It takes more than a dozen weeks, or even a dozen months, to make an effective army. In Northern Virginia in early 1863 there was time enough, however, for Hooker—whose modifications and improvements of the Army were informed by recent experience—to build on the work of those who had gone before. These housekeeping, administrative, and logistical tasks are not sexy. Nearly all readers and too many historians prefer the grand sweep of battle and the political intrigues that exist behind the lines. Fans of drum-and-trumpet history regularly fail to appreciate the long support and experience tail that extends behind the spear point of a successful modern army. The Romans knew the importance of this work. “They do not wait for the war to begin before handling their arms,” as Josephus wrote in The Jewish War, and “It would not be far from the truth to call their drills bloodless battles, their battles bloody drills.” Training, supply, sound organization, and competent administration are crucial if not necessarily sufficient for victory.
That this was so was proven when Hooker put the Army on the road in late April 1863. Gen. Lee’s Army of Northern Virginia remained in position around Fredericksburg, and Hooker, now commanding a rested and ready Army, set out to destroy Lee’s force, saying “May God have mercy on General Lee, for I will have none” (230). For various reasons, Hooker’s offensive failed despite the reorganization of the Army. It may seem like a peculiar sort of turning point that the Army Hooker had rebuilt immediately failed its first test at Chancellorsville, but Conner and Mackowski argue that the key conclusion to be drawn from this period is that the Army did not break or falter as it had done after Fredericksburg (268-269). Nevertheless, Lincoln fired Hooker on June 28, 1863, replacing him with Maj. Gen. George G. Meade just prior to the battle of Gettysburg. Hooker, like McClellan before him, left a legacy of an incrementally more professional, more honed military tool than the one he found. If he proved not to be the man to wield it, he helped form the edge until that man arrived.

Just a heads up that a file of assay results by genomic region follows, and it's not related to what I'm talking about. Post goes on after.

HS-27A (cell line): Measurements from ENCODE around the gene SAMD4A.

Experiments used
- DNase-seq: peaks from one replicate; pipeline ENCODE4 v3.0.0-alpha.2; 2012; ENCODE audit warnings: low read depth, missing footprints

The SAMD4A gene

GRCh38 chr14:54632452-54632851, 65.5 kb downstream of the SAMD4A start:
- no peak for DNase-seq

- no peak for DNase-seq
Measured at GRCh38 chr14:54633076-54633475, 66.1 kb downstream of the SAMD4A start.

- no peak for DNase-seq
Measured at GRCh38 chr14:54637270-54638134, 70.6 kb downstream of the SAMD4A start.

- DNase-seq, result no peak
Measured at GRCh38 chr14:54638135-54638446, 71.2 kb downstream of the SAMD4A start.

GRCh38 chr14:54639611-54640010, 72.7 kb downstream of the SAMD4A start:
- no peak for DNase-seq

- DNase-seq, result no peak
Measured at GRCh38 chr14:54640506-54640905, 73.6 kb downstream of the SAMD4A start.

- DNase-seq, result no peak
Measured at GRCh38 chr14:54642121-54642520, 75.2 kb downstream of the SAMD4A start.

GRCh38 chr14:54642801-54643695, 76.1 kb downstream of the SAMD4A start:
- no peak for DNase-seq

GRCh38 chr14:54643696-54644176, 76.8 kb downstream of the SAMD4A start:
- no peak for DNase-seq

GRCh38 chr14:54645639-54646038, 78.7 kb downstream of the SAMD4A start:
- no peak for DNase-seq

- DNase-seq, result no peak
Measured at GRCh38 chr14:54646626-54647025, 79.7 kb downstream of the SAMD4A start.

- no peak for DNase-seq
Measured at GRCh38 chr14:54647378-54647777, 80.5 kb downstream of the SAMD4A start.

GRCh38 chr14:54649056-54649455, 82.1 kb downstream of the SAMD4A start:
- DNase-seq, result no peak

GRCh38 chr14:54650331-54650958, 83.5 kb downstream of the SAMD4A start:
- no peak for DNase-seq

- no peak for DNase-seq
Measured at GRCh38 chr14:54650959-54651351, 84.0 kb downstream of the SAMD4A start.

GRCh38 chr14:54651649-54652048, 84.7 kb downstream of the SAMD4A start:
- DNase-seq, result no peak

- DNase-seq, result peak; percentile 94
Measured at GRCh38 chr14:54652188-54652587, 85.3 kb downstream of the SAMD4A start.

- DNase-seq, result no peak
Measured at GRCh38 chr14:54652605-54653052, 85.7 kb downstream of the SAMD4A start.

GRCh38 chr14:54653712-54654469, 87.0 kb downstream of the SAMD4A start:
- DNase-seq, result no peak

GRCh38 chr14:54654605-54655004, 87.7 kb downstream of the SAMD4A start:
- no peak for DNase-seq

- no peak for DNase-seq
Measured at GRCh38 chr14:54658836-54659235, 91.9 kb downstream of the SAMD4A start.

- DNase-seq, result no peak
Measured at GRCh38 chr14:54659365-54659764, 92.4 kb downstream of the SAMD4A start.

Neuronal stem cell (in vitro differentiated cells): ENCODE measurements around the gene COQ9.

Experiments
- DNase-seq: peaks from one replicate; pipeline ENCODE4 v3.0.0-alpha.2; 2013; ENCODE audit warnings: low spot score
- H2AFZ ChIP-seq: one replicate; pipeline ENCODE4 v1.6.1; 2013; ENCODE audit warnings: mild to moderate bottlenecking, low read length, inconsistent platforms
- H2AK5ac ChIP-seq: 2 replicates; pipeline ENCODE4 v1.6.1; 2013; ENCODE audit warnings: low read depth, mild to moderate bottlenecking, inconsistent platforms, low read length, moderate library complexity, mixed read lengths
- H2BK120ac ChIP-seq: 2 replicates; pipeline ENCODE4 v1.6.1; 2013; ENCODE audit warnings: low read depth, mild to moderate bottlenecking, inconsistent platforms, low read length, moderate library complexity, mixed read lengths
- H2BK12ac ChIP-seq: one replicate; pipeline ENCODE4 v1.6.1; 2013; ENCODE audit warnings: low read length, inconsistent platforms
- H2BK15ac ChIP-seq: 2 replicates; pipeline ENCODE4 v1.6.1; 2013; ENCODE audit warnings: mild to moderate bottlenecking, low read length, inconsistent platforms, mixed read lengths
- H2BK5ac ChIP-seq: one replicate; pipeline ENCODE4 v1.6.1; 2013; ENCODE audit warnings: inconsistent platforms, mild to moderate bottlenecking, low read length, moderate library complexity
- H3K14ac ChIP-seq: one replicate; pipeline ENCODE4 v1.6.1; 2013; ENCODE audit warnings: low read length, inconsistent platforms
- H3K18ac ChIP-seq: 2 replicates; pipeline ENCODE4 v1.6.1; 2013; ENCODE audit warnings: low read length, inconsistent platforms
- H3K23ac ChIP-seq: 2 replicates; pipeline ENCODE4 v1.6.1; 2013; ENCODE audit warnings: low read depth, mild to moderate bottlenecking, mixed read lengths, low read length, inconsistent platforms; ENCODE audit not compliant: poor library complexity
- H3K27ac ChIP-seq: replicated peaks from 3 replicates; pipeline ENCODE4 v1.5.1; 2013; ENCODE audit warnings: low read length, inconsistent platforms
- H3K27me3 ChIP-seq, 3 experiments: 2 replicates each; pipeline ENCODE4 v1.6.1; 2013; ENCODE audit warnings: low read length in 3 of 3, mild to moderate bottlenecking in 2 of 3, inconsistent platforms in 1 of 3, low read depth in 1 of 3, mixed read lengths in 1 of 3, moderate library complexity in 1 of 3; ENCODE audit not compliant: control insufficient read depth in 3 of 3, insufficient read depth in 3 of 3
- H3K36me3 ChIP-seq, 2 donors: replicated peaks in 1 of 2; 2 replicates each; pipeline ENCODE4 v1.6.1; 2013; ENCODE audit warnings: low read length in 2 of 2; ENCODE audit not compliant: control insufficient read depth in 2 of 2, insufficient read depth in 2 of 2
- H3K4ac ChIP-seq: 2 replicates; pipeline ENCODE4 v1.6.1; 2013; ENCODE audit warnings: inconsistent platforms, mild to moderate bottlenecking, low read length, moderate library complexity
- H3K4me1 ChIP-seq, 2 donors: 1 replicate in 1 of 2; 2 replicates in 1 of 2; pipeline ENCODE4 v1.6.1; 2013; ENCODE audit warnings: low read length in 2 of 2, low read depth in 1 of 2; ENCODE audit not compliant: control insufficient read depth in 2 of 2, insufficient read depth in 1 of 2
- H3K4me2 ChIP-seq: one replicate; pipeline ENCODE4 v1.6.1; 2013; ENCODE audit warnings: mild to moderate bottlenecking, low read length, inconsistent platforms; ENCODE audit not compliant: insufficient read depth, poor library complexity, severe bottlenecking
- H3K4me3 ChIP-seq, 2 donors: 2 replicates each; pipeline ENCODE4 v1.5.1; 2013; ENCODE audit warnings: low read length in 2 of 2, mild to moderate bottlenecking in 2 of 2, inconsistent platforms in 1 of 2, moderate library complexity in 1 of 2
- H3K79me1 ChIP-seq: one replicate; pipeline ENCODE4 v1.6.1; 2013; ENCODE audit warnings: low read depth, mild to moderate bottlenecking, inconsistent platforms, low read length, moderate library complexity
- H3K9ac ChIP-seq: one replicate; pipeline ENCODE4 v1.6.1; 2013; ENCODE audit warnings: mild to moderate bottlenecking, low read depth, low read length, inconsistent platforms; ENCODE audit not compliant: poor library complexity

It is a belief firmly held by military professionals that the study of military history is a fundamental part of understanding and preparing for war. The story of Hooker’s reforms as told in Seizing Destiny by Albert Z. Conner, Jr., who passed away in May 2016, and Chris Mackowski will be another source soldiers should study.
Larry Grant is an adjunct professor of history at the Citadel.
1 As James M. McPherson wrote in an essay in Jefferson Davis's Generals (Gabor S. Boritt, ed., Oxford University Press, 2000, p. 172), “...Lee was far from alone in perceiving Virginia as the most important theater. Most people in the North and South alike, as well as European observers, shared that view.”
2 Josephus, The Jewish War, trans. G. A. Williamson, Middlesex, UK: Penguin, 1969, pp. 194-195